I'm interested in seeing Brian Brohm and Matt Ryan work out at the RCA Dome. The top two QBs in the draft decided to skip the Senior Bowl, much to the disgust of NFL personnel. Scouts are interested in seeing Brohm and Ryan up close to determine who the top QB in the class really is.
JC: The Bears were fortunate a year ago in that they really had all 22 starting positions locked down and ready to go. But this time, GM Jerry Angelo needs to fill a couple of needs as opposed to simply taking the best player available.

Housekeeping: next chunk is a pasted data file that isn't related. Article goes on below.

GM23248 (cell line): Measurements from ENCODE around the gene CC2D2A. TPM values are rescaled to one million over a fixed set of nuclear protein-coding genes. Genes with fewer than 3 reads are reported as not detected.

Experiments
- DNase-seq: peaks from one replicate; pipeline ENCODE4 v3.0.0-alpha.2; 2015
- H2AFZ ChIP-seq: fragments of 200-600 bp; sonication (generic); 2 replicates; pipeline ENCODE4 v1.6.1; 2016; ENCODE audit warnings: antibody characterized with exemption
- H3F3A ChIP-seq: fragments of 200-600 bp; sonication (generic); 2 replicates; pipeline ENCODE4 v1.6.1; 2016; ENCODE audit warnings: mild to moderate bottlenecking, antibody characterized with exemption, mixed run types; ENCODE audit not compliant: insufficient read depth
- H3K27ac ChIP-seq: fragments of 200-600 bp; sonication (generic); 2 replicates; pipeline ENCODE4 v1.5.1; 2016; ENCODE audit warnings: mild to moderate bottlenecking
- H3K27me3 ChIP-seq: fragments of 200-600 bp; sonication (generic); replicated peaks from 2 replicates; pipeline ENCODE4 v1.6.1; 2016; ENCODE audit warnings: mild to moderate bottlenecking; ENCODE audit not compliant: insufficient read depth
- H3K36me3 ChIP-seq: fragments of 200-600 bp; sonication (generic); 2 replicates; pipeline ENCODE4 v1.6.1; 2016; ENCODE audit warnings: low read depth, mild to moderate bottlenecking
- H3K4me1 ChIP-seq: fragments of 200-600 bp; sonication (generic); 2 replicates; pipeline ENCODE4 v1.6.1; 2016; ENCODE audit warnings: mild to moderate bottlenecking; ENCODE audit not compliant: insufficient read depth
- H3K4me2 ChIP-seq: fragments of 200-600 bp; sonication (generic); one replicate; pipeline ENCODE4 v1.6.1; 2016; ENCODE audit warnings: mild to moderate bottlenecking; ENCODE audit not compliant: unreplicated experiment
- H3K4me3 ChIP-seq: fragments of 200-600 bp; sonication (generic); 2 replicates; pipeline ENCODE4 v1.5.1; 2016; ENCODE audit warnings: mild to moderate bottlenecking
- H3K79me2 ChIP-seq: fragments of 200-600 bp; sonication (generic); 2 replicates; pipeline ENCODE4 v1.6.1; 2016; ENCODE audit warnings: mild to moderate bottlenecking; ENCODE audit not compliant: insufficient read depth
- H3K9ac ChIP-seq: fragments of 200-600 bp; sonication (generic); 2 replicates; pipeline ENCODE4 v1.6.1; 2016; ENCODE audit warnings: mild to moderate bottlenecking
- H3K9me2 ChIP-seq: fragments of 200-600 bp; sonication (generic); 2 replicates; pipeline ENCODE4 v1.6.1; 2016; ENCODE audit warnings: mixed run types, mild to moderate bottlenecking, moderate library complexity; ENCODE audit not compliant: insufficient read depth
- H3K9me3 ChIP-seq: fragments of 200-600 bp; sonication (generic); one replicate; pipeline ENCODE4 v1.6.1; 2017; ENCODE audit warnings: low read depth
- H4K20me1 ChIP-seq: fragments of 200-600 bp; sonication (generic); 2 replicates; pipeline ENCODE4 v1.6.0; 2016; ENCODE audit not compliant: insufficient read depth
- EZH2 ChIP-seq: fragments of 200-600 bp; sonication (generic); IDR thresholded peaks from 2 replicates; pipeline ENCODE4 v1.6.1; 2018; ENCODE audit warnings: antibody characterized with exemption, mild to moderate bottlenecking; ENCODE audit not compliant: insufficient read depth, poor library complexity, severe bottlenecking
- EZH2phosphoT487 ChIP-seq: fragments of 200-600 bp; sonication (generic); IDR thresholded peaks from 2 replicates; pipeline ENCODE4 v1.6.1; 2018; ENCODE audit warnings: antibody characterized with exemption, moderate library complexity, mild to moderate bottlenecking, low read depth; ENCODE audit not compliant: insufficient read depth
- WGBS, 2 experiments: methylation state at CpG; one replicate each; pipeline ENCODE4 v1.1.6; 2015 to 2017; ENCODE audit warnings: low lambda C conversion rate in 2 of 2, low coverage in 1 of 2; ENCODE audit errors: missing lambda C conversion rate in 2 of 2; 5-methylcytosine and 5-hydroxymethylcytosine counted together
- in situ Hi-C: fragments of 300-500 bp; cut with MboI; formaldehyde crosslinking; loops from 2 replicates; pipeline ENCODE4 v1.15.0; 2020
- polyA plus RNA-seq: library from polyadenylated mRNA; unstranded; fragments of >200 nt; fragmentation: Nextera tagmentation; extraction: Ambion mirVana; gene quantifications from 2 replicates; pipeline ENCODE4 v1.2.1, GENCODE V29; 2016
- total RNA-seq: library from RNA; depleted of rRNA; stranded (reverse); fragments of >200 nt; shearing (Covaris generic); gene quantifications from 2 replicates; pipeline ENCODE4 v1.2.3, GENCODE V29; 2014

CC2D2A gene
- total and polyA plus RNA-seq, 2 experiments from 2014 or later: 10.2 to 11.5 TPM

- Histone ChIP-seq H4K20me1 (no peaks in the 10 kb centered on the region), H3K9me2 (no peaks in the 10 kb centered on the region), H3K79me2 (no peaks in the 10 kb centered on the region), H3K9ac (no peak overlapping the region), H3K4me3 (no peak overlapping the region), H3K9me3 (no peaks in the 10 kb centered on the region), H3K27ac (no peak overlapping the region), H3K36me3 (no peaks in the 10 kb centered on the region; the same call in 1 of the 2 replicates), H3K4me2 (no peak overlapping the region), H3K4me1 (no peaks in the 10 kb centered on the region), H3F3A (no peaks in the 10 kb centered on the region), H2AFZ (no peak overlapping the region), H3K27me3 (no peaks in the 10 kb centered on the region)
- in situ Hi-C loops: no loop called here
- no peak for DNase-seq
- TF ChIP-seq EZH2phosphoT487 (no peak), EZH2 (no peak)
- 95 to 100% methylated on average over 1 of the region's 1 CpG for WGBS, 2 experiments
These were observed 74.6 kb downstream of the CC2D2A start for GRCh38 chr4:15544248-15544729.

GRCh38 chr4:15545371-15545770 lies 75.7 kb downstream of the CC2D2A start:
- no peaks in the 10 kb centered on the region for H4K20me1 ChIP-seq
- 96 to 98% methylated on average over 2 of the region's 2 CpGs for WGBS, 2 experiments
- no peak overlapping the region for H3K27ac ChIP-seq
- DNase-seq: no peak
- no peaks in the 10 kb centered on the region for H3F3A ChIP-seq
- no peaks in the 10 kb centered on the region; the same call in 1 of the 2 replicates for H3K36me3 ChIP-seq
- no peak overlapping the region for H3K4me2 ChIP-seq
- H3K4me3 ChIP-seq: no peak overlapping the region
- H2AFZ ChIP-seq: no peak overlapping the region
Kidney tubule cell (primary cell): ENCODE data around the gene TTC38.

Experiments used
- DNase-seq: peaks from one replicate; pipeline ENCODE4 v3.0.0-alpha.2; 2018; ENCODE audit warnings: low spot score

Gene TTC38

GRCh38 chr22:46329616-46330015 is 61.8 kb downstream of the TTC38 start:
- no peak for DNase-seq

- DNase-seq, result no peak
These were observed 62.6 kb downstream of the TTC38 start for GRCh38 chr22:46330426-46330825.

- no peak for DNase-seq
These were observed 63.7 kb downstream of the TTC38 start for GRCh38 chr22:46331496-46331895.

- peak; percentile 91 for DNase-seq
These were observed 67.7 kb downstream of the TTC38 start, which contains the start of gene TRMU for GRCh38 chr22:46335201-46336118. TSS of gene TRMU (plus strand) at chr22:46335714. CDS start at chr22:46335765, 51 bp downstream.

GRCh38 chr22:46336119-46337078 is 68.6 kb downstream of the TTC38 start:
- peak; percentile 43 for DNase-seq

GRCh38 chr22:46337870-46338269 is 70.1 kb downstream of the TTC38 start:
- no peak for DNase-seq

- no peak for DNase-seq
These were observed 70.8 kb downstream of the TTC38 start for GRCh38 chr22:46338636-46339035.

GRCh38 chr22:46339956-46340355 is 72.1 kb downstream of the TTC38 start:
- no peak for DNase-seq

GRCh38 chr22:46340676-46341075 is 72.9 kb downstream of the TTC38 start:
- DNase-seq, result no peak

Since Cedric Benson was such a disappointment and Angelo has promised more competition in the backfield, he'll have to consider a running back in the draft. The only ball-carrier Bears officials spent noticeable time with was Chauncey Washington of USC, but he's hardly a highly-rated prosect. Angelo won't want to spend too high a pick at that position with the investment he's already made in Benson, so who do you think could be a late-round bargain? Who will help himself tremendously at the Combine, like Chris Henry of the Titans did a year ago? Conversely, he could be in danger of slipping a round or two, like DeShawn Wynn of the Packers did?